**what is the potential gradient?**

He **potential gradient** is a vector representing the rate of change of electric potential with respect to distance on each axis of a Cartesian coordinate system. Thus, the potential gradient vector indicates the direction in which the rate of change of electrical potential is greatest, as a function of distance.

In turn, the magnitude of the potential gradient reflects the rate of change of the electric potential variation in a particular direction. If the value of this is known at each point of a spatial region, then the electric field can be obtained from the potential gradient.

The electric field is defined as a vector, with which it has a specific direction and magnitude. By determining the direction in which the electric potential decreases most rapidly—away from the reference point—and dividing this value by the distance traveled, the magnitude of the electric field is obtained.

**Potential Gradient Characteristics**

The potential gradient is a vector bounded by specific spatial coordinates, which measures the ratio of change between electrical potential and the distance traveled by that potential.

The most outstanding characteristics of the electric potential gradient are detailed below:

1- The potential gradient is a vector. Therefore, it has a specific magnitude and direction.

2- Since the potential gradient is a vector in space, it has magnitudes directed in the X (width), Y (height) and Z (depth) axes, if the Cartesian coordinate system is taken as a reference.

3- This vector is perpendicular to the equipotential surface at the point at which the electric potential is evaluated.

4- The potential gradient vector is directed towards the direction of maximum variation of the electric potential function at any point.

5- The module of the potential gradient is equal to the derivative of the electric potential function with respect to the distance traveled in the direction of each one of the axes of the Cartesian coordinate system.

6- The potential gradient has zero value at the stationary points (maximum, minimum and saddle points).

7- In the international system of units (SI), the units of measurement of the potential gradient are volts/meters.

8- The direction of the electric field is the same in which the electric potential decreases its magnitude more quickly. In turn, the potential gradient points in the direction in which the potential increases its value in relation to a change in position. So the electric field has the same value as the potential gradient, but with the opposite sign.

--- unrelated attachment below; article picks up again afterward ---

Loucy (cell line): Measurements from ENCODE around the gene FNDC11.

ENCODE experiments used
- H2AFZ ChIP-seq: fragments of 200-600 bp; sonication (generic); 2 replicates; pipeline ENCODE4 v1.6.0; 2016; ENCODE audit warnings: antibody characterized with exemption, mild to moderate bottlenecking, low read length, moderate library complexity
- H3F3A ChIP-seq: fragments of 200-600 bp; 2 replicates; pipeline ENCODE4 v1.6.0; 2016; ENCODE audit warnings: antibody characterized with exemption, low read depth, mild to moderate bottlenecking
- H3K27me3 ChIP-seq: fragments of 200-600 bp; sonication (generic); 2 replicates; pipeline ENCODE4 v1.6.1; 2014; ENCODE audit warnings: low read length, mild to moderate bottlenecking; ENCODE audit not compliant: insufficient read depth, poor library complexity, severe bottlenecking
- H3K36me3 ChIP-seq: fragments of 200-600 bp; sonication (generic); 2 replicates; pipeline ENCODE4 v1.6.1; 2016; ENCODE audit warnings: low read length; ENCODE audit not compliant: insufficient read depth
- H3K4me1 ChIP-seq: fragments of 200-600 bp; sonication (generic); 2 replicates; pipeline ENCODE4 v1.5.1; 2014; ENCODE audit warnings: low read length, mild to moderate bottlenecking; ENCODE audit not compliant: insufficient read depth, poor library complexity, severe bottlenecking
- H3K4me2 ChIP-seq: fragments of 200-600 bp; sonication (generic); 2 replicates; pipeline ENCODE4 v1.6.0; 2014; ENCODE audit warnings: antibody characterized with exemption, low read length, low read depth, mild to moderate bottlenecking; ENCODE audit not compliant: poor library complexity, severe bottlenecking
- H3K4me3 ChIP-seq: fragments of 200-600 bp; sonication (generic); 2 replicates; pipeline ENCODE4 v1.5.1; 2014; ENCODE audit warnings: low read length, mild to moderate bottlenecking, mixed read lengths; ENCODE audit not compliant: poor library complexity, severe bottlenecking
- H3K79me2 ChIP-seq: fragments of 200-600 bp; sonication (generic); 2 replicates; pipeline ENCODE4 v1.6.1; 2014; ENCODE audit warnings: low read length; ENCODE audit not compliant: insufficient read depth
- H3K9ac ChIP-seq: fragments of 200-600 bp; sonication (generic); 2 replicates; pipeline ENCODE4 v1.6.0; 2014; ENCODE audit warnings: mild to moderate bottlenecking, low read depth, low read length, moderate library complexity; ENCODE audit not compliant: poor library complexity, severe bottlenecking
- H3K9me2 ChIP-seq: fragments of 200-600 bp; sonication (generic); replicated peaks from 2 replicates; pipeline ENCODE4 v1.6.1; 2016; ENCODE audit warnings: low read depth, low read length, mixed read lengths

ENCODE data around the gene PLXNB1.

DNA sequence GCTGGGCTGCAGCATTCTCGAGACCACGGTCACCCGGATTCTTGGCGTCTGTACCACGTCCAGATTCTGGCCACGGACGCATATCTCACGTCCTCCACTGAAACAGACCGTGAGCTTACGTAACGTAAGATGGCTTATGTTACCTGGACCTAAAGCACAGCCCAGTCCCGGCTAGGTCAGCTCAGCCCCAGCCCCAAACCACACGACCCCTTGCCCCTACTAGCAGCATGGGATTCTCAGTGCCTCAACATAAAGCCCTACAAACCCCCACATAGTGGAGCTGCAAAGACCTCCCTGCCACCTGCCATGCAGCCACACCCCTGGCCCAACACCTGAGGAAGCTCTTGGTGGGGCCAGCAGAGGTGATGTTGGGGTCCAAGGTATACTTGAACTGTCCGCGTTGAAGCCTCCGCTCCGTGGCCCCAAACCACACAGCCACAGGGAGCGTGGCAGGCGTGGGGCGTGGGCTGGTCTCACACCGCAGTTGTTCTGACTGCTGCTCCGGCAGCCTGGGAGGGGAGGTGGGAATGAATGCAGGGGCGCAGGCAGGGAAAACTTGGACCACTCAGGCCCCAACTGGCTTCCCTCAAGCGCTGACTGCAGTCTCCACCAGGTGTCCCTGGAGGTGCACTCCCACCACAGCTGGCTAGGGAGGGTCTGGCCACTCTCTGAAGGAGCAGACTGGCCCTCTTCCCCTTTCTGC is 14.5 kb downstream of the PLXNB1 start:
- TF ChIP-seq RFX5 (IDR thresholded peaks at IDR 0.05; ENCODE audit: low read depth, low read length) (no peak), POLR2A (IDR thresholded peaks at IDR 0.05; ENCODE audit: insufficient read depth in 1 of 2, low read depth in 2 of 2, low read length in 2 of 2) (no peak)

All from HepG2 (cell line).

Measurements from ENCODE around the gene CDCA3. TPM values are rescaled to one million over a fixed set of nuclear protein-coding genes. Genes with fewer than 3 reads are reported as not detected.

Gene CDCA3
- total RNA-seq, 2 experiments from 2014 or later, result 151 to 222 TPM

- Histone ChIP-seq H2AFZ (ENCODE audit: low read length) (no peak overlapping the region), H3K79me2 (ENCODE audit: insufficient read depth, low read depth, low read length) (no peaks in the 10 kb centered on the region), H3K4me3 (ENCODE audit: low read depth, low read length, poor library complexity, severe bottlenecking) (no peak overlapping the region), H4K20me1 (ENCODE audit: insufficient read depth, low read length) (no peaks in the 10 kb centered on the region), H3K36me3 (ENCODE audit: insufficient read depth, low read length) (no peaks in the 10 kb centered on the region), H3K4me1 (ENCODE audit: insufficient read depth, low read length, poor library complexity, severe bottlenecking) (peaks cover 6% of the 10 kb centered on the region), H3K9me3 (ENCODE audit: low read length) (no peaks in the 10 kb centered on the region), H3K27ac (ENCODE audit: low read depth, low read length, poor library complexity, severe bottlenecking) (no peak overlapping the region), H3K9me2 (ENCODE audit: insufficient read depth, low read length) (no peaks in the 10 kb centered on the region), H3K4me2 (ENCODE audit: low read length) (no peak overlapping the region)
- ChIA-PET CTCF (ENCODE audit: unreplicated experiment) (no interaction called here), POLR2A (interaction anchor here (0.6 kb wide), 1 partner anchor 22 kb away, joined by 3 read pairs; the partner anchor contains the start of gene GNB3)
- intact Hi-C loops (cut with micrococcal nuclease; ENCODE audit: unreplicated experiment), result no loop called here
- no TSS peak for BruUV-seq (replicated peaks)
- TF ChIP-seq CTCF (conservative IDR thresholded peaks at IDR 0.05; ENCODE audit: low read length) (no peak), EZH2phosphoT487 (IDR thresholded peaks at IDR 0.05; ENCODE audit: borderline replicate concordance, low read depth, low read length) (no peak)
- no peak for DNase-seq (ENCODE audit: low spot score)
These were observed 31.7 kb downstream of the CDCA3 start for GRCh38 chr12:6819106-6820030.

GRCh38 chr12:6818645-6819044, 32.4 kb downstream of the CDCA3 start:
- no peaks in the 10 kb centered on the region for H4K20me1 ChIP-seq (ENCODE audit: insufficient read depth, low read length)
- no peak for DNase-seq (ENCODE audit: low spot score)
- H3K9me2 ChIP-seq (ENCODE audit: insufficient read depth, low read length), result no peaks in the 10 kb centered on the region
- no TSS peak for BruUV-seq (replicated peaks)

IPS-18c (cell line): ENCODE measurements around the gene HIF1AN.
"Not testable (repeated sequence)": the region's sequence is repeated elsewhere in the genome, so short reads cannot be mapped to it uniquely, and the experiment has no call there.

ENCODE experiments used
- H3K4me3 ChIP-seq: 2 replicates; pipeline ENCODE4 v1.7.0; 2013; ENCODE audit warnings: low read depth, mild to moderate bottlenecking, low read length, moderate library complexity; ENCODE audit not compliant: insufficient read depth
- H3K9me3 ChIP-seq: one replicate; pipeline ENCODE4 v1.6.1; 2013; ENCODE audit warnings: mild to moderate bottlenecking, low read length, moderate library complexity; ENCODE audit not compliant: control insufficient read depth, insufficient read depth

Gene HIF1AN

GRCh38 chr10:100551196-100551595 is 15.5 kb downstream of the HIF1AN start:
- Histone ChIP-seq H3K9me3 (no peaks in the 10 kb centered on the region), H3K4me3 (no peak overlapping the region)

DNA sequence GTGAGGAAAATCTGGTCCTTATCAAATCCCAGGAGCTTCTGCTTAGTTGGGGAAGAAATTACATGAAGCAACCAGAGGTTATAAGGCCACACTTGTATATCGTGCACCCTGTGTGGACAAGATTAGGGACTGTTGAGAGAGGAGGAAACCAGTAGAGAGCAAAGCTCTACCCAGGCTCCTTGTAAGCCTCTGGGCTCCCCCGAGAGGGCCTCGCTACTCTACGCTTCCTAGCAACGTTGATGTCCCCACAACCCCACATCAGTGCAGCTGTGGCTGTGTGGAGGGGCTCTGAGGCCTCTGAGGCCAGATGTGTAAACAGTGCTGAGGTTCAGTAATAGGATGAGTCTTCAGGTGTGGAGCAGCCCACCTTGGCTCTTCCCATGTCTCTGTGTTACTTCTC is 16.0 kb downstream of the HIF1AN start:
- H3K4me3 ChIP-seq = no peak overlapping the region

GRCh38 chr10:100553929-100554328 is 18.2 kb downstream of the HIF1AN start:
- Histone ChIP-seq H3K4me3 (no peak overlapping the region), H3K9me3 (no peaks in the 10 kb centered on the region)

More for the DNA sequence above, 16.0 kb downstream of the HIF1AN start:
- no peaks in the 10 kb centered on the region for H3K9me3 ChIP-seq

**How to calculate it?**

The electric potential difference between two points (point 1 and point 2) is given by the following expression:

Where:

V1: electric potential at point 1.

V2: electric potential at point 2.

E: magnitude of the electric field.

Ѳ: angle of inclination of the measured electric field vector relative to the coordinate system.

Expressing said formula differentially, the following can be deduced:

The factor E*cos(Ѳ) refers to the magnitude of the component of the electric field in the direction of dl. Let L be the horizontal axis of the reference plane, then cos(Ѳ)=1, thus:

Hereinafter, the quotient between the variation in electrical potential (dV) and the variation in the distance traveled (ds) is the magnitude of the potential gradient for said component.

From there it follows that the magnitude of the electric potential gradient is equal to the component of the electric field in the direction of study, but with the opposite sign.

However, since the real environment is three-dimensional, the potential gradient at a given point must be expressed as the sum of three spatial components on the X, Y, and Z axes of the Cartesian system.

Breaking down the electric field vector into its three rectangular components, we have the following:

If there is a region in the plane in which the electric potential has the same value, the partial derivative of this parameter with respect to each of the Cartesian coordinates will be null.

Thus, at points that are on equipotential surfaces, the intensity of the electric field will have zero magnitude.

Finally, the potential gradient vector can be defined as exactly the same electric field vector (in magnitude), with opposite sign. Thus, we have the following:

**Example**

From the previous calculations it is found that:

Now, before determining the electric field as a function of the potential gradient, or vice versa, it must first be determined which is the direction in which the electric potential difference grows.

After that, the quotient of the variation of the electrical potential and the variation of the net distance traveled is determined.

In this way, the magnitude of the associated electric field is obtained, which is equal to the magnitude of the potential gradient in that coordinate.

**Exercise**

There are two parallel plates, as reflected in the following figure.

**Step 1**

The direction of growth of the electric field on the Cartesian coordinate system is determined.

The electric field grows only in the horizontal direction, given the arrangement of the parallel plates. Consequently, it is feasible to deduce that the components of the potential gradient in the Y axis and the Z axis are zero.

**Step 2**

The data of interest are discriminated.

Potential difference: dV = V2 – V1 = 90 V – 0 V => dV = 90 V.

Difference in distance: dx = 10 centimeters.

To guarantee the consistency of the measurement units used according to the International System of Units, the magnitudes that are not expressed in SI must be converted as appropriate. Thus, 10 centimeters equals 0.1 meters, and finally: dx = 0.1 m.

**Step 3**

The magnitude of the potential gradient vector is calculated as appropriate.